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By Dan Andrews
“I have fear. You got to have a pretty healthy respect for what you’re doing. Our top three priorities on this job are safety, safety, and safety,” stated Rex Richardson.
For Rex and his crew from Apex Window Cleaning, safety isn’t a catchphrase, it is a mode of operation. Mr. Richardson is one of the workers who clean the Sunsphere windows. With its unique shape and complex structure, the only way to effectively clean the windows is to repel via rope from the top of the globe.
It is slightly after 8:00 a.m., and Mr. Richardson has just repelled down the side of the Sunsphere. He approaches me in a calm and pleasant manner, and we begin to discuss in detail what is involved in cleaning the Sunsphere.
Maintaining the Sunsphere presents many unique challenges. The most complex of them is cleaning the windows. Due to the shape of the structure, the glass must be hand cleaned (no robotic devices) and must be performed in the morning hours as the temperature of the glass can reach as high as 160 degrees.
When repelling off the top of the Sunsphere, a window cleaning technician must lay their entire body on top of the window at the highest floors due to the window curvature. However, once a technician gets to the fifth floor, they are then able to clean the windows in a normal, upright position. Since the windows get so hot and due to the amount of direct body contact required to clean them, the cleaning operations must be done in the morning at the first glimmer of sunlight.
The total operation takes approximately five days to complete. Currently, only the top half of the Sunsphere gets cleaned. The bottom half does not get cleaned because the location where the rope would be tethered on the bottom had to be closed due to pigeons flying into the opening and wreaking havoc. According to Mr. Richardson, the Public Building Authority, which maintains the Sunsphere, is actively working on a solution to this situation. It would take approximately two weeks to clean the bottom part of the Sunsphere globe in addition to the five days to clean the top. In past years, the Sunsphere was cleaned twice a year. However, due to budget constraints it is now only cleaned once a year.
Cleaning the Sunsphere windows is a major project, but it is not the only major project that the PBA has undertaken. The Public Building Authority appears to be on a crusade to magnify the potential of the Sunsphere- as both a tourist location and as a place for locals to enjoy. The PBA has implemented a host of new innovations, upgrades, and other actions with the assistance of former City of Knoxville Chief Operations Officer Eddie Mannis. The most noticeable change is the bright lighting that now illuminates the shaft of the Sunsphere at night.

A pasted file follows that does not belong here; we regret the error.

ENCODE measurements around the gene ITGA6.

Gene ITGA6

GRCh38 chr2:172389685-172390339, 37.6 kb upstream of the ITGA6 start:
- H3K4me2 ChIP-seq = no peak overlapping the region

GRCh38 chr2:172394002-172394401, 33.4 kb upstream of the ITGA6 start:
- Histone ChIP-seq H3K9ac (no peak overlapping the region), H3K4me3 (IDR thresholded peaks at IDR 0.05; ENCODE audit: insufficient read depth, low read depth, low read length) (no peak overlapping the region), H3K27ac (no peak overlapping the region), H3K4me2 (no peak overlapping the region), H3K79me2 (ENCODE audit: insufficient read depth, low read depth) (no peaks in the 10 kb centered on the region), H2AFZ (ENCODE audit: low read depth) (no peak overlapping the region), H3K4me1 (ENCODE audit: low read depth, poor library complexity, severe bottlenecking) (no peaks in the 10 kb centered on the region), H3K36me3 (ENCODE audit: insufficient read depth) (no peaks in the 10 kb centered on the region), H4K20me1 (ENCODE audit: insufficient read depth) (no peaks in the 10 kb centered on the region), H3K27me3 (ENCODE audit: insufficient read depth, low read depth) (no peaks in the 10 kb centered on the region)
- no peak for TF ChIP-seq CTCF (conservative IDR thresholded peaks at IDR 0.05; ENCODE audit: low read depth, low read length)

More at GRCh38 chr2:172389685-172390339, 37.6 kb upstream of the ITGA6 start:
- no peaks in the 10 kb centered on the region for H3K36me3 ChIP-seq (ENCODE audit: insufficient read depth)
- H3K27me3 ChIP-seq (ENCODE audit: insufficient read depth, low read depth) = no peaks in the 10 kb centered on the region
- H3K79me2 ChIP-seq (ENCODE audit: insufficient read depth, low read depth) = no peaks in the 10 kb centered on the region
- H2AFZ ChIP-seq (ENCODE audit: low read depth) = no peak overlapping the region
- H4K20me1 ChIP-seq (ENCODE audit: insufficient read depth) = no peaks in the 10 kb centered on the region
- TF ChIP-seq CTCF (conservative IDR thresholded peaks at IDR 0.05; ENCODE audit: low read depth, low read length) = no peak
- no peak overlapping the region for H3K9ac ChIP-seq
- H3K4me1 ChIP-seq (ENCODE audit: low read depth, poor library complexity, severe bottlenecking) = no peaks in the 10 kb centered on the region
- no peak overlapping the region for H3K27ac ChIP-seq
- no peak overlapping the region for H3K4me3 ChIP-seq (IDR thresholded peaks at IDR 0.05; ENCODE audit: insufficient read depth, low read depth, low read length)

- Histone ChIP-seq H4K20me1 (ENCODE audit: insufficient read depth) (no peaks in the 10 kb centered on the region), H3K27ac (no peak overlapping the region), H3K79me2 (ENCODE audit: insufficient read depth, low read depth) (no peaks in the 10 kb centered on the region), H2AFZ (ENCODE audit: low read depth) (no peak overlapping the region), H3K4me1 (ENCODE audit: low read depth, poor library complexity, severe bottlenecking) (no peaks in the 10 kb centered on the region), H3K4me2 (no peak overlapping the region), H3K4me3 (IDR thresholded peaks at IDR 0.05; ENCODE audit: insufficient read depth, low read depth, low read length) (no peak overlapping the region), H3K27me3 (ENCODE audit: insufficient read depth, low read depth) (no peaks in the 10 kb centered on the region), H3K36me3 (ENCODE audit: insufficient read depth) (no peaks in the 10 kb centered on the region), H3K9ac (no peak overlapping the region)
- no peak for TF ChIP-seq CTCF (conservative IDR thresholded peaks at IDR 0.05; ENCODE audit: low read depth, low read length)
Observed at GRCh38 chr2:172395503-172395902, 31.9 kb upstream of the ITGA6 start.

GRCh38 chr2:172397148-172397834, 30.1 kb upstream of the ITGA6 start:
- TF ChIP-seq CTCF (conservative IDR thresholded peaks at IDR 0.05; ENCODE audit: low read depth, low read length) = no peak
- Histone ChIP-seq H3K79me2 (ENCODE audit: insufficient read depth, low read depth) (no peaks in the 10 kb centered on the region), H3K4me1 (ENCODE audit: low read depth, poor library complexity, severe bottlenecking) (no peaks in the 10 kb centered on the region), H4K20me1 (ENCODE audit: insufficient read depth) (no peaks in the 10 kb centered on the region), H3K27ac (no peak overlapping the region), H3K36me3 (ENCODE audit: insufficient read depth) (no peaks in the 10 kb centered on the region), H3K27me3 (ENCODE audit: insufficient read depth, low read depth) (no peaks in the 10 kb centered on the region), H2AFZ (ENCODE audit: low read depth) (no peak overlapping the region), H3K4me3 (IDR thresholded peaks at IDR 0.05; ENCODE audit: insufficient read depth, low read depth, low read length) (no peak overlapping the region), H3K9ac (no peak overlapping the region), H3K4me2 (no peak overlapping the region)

PBA CEO Dale Smith explained the changes: “We replaced the former incandescent lighting (which was not functioning well or bright enough) with LED lighting. We went with a higher lumen level than what is in the rest of the park to highlight the Sunsphere, as well as to address the safety concerns that you and a couple of others had expressed. The LED lighting is much more energy efficient and is cheaper to maintain, since the bulbs last much longer.”
Another major upgrade at the Sunsphere involves the elevators. Heating and cooling have been installed, as well as plush carpeting. The flooring on the observation deck has been upgraded. New signage has been put in place to highlight both the tourist opportunities and business resources available to people entering the Sunsphere. The new signs highlight the popular Icon restaurant and lounge located on the 5th floor. Many tourists were unaware of the restaurant- which has incredible views and a fairly priced menu.
The Sunsphere has become the iconic symbol of Knoxville. A brighter, cleaner, shinier, and more vibrant Sunsphere reflects and echoes the progress being made throughout the City- as the future of the City of Knoxville shines brighter, so does the Sunsphere.